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Atheism as a less irrational position

Stuff we believe…
Manado, NorthSulawesi, Indonesia

As the philosopher said, “It ain’t the stuff we don’t know; it’s the stuff we know for certain, but just ain’t so”.  Profounder words have rarely been spoken.
One of the things I have taught at Indonesian universities is critical thinking. The course I developed was created as a reaction to the faculty’s observation that, more than young adults in Western countries, Indonesian students seemed to accept tradition, authority, and peer consensus as sufficient reason to accept dogma. As a cultural observation, it is far less common to see beliefs analysed critically here in Asia than it is in the West. For the rest of a university education to have any value to a student, it is crucial that analytic thinking be employed and that cherished beliefs be challenged, and this is a tougher paradigm shift in most Asian countries than it is elsewhere.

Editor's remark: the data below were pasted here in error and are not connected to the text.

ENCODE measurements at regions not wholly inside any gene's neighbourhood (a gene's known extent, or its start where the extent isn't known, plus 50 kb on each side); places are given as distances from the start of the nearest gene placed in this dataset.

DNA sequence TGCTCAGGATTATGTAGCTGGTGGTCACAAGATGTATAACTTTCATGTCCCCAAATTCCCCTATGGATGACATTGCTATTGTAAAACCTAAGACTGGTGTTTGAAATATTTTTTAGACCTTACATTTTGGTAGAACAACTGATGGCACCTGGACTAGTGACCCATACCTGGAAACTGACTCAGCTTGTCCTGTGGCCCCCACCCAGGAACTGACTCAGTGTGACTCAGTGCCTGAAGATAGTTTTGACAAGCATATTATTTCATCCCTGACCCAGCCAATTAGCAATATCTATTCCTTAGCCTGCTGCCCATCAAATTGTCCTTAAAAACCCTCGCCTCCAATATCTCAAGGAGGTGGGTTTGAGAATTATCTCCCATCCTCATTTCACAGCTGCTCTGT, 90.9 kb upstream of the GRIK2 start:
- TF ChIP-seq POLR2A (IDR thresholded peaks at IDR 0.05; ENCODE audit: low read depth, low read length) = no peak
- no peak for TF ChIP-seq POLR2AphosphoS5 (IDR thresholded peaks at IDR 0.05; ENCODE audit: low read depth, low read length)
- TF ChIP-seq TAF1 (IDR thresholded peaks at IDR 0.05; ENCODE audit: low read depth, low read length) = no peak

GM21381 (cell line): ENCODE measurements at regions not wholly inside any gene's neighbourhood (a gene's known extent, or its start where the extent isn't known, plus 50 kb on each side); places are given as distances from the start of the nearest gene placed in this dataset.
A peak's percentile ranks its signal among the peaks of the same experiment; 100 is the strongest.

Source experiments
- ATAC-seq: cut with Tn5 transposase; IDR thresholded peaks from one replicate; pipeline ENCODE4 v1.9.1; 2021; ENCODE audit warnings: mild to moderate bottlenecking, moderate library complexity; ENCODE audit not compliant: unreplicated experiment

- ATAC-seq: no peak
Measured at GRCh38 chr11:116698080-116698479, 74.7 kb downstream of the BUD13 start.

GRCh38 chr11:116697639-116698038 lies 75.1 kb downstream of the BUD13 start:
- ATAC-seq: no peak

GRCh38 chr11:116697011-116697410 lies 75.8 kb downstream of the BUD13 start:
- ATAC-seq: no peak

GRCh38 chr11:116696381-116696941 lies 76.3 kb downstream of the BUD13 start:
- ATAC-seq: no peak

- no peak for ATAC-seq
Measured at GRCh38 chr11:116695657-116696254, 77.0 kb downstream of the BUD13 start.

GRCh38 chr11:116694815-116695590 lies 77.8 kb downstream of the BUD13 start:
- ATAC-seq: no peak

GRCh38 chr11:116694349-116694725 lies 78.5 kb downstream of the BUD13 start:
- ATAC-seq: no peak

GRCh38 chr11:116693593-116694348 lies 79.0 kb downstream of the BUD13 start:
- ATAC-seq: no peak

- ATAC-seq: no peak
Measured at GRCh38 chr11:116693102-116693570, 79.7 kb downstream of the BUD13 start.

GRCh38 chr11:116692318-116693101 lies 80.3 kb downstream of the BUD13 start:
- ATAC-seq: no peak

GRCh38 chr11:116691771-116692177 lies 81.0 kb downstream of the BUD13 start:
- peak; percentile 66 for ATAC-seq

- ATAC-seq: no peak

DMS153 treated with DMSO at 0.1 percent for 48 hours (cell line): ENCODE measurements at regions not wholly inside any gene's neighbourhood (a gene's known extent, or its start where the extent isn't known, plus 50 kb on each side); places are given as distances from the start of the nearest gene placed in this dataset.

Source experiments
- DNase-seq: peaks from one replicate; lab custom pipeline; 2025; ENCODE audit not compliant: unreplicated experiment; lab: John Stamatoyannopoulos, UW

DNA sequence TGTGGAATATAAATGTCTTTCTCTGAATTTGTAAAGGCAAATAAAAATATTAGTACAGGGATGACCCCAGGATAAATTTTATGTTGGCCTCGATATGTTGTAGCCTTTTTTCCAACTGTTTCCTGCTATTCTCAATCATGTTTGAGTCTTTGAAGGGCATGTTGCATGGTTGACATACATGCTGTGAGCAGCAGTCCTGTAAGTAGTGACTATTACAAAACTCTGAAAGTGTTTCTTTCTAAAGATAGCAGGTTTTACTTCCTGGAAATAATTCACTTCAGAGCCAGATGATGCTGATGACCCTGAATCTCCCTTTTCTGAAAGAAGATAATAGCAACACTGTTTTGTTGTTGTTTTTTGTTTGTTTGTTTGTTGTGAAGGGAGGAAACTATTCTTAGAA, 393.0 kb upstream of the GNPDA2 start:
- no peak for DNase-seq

There are a number of reasons this is so. The adherence to tradition is a much stronger value here in Asia than it is in the west where typically cultures are younger. Adherence to tradition, while sociologically beneficial to the maintenance of a culture, is somewhat inhibiting to innovation. As well, conformity and homogeneity are valued more highly in the densely populated regions that abound in Asia, whereas individuality and an inclination to swim against the current are more acceptable character traits in the West. For these reasons, modes of thinking are somewhat different in the two parts of the world.